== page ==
Alarm bells should be ringing in Congress: A disease that is already one of the most common causes of death among Americans is expected to affect almost half of all adults within the next eight years.
The disease is obesity. For decades, it was considered a personal moral failure. Science has proven that this was wrong, just as chemistry has shown that substance abuse is insensitive to “simply saying no.” Congress must act because body shaming cannot be a substitute for national health policy.
Today, more than 4 out of 10 adults in the US have obesity, compared to 3 in 10 in 2000, and those defined as severe obesity gained even faster, from around 1 in 20 to 1 in 10.
Obesity kills 300,000 Americans annually, and poor nutrition is the most common risk factor for mortality in the US. Obesity is also an underlying disease in almost a third of COVID-19 hospital stays. It damages almost every system in the human body and leads to diabetes, heart disease, stroke, various types of cancer, mental illness, physical dysfunction, and many other diseases.
is striking is that in 2020, the medical institution spent nearly a quarter of a million dollars treating conditions for which obesity was a driving cause, but spent alarmingly little on preventing or treating obesity itself. Preventing obesity and obesity-related diseases not only prevents unnecessary suffering and death, it also makes financial sense. A 2022 Bipartisan Policy Center report we co-authored concluded that obesity (2020) costs 248 billion US dollars annually in medical expenses, 6.2 percent of total spending. A health microsimulation model from the USC Schaeffer Center found that obesity poses a greater risk to public finances than smoking.
Still, Medicare and private insurers cover only a few treatments for obesity. Currently, insurance coverage is limited to primary care behavioral counseling and weight-loss surgery for people with severe obesity and other associated conditions, leaving too few effective options available to most people with obesity.
More intensive behavioral counseling could help combat obesity, but Medicare is unable to limit insurance coverage to primary care providers who are rarely fully trained in weight management and don’t have the time for lengthy interventions. Intensive behavioral counseling could be delivered more effectively — and possibly at a lower cost — by specialist providers, including registered dieticians and psychologists. Medicare coverage for medical nutrition therapy — a type of dietary advice offered by a registered dietitian — is also limited to people with diabetes or kidney disease, omitting care for those with obesity and numerous other diet-related conditions.
When the drug Medicare was introduced almost 20 years ago, Congress banned reporting on weight-loss therapies on the grounds that they were cosmetic, not health treatments. As usual, private insurers followed this example: Fewer than 10 percent of people have commercial health insurance that covers weight-loss medications.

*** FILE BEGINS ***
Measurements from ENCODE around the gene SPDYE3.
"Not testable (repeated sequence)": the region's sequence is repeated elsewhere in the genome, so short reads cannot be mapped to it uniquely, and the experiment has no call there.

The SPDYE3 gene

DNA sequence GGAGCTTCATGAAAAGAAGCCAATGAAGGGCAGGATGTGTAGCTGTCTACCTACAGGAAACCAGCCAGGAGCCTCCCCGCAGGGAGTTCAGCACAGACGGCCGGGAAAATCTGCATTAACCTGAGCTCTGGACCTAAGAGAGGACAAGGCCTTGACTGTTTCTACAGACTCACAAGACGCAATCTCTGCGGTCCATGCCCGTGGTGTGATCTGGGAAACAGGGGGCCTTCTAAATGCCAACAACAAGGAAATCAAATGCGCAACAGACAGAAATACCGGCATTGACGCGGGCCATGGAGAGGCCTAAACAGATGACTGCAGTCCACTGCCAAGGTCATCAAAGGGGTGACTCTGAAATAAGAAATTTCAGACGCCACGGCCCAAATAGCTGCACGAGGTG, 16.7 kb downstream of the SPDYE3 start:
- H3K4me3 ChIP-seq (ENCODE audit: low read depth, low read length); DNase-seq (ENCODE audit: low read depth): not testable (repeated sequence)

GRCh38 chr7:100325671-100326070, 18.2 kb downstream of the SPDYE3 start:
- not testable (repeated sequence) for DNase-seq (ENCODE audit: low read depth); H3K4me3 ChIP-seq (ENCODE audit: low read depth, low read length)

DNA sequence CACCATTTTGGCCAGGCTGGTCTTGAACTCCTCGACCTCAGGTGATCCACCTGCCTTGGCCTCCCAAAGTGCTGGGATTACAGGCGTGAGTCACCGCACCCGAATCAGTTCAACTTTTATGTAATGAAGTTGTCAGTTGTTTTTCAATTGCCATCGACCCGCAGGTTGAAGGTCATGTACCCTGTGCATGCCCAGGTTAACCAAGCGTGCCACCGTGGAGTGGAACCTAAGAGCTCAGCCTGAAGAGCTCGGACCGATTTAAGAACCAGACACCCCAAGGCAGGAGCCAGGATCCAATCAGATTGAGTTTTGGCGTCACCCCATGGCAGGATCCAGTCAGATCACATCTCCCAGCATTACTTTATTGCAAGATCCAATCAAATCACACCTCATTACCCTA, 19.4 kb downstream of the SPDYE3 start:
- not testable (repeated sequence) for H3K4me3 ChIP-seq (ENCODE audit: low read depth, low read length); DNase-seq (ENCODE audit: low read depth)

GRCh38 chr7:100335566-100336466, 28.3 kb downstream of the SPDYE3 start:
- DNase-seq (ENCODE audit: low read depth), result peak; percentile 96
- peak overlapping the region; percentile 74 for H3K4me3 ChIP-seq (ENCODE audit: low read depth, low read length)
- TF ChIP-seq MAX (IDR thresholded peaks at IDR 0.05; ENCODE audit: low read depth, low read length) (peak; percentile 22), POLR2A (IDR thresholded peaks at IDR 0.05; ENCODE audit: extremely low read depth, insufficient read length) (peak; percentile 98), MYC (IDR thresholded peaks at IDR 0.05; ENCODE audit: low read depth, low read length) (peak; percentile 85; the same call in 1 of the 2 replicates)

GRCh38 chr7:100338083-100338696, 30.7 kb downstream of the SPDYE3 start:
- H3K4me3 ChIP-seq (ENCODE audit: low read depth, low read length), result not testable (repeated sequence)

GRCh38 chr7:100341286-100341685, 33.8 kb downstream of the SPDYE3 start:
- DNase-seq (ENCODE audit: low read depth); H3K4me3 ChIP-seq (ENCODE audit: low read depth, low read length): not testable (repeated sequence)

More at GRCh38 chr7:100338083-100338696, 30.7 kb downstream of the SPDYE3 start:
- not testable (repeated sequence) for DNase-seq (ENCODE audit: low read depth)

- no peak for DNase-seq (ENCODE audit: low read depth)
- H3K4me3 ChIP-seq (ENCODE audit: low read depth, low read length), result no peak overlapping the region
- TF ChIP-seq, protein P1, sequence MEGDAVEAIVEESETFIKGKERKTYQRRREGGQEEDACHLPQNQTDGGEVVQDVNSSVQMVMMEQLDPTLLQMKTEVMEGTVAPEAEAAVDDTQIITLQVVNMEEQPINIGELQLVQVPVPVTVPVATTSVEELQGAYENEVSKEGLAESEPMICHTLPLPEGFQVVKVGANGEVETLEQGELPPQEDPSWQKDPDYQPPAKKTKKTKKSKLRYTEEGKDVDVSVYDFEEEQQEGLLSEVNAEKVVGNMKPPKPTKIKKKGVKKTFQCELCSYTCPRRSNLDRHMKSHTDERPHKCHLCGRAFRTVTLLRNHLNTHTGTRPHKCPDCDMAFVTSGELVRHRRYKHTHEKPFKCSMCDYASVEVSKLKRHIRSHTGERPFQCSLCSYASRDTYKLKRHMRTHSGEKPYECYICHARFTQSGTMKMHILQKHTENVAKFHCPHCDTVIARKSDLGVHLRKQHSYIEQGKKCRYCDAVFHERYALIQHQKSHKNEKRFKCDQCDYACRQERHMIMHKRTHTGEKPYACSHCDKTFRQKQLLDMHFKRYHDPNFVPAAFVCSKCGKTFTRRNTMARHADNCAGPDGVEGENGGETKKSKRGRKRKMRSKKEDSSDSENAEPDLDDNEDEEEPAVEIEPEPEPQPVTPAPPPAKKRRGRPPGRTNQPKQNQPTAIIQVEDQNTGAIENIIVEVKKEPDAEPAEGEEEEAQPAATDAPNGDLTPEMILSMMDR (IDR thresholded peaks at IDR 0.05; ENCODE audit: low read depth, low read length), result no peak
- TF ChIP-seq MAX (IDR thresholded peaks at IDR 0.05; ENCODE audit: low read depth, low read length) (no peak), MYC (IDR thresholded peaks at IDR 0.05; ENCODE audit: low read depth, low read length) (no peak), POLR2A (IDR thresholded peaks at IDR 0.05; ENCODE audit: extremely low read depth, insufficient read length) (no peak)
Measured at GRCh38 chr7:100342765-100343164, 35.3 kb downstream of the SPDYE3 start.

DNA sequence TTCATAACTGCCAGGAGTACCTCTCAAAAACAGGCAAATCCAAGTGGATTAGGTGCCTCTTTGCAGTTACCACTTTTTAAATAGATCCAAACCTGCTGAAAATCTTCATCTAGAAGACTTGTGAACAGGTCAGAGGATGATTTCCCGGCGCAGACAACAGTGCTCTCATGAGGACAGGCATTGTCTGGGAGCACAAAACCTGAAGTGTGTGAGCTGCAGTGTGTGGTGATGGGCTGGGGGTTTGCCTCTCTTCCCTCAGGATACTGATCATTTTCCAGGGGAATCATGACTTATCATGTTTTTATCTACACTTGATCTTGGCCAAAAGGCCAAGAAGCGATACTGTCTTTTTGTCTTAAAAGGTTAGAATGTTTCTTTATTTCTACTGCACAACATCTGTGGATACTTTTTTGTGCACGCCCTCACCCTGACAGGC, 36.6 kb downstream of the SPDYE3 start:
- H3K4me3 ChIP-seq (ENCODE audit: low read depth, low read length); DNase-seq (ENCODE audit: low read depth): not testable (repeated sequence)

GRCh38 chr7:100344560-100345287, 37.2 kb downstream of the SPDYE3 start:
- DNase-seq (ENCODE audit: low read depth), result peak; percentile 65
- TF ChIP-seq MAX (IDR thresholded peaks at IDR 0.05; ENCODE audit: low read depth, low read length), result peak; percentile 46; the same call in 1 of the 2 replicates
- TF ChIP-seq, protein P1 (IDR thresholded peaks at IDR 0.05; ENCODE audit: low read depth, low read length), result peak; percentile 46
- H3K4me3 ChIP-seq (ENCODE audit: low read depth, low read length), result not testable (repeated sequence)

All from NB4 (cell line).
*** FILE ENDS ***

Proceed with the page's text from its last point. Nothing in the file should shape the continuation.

Despite a lack of incentives from Medicare, five drugs have come onto the market that can reduce weight by 6 to 16 percent within 52 to 68 weeks. Reducing just 5 percent of body weight improves blood sugar, blood pressure, triglycerides, HDL cholesterol, sleep apnea, and other chronic conditions. The drugs are safe and important tools for Americans’ health, but they cannot make a significant contribution to fighting obesity without insurance coverage.
Bipartisan bills in Congress aim to solve the problem.
The Obesity Treatment and Reduction Act (TROA) was introduced by scythes Tom Carper (D-Del.) and Bill Cassidy (R-La.), Rep. Ron Kind (D-Wis.), Raul Ruiz (D-Calif.), Brad Wenstrup (R-Ohio), and former Representative Tom Reed (R-N.Y.). It would expand Medicare’s insurance coverage to include FDA-approved prescription drugs for chronic weight management and intensive behavioral counseling from registered dietitians and other specialists.
Another bipartisan bill, the Medical Nutrition Therapy Act, was introduced by Sens Susan Collins (R-Maine) and Gary Peters (D-Mich.), as well as Rep. Robin Kelly (D-Ill.) and Fred Upton (R-Ill.). This bill would extend Medicare for Medical Nutrition Therapy (MNT) insurance coverage to obesity and other diet-related illnesses and would allow a range of professionals to avail the service.
In addition to access to medicines and nutrition advice, bipartisan political leadership is needed to push ahead with measures to improve food security for all. In the United States, childhood obesity is more common than hunger among children, even in low-income households. The reauthorization for child nutrition, which includes the National School Lunch Program and the specific complementary nutrition program for women, infants and children, should be adopted to combat childhood obesity by improving nutrition and food security. In addition, the reapproval of the Farm Bill by the upcoming 118th Congress provides an opportunity to improve nutritional quality as part of the Supplemental Nutrition Assistance Program (SNAP), the so-called “Food Stamp” program.
Medicare and private insurers pay for diabetes, heart disease, and high blood pressure treatments. If the goal is to save lives, then logic, clinical evidence, and compassion dictate that they should also pay for obesity prevention and treatment from now on.
Anand Parekh is a board-certified physician in internal medicine, senior medical advisor at the Bipartisan Policy Center, and former Deputy Deputy Deputy Secretary of Health at the U.S. Department of Health and Human Services. Dana Goldman is dean of the Price School of Public Policy and co-director of the Schaeffer Center for Health Policy & Economics at the University of Southern California.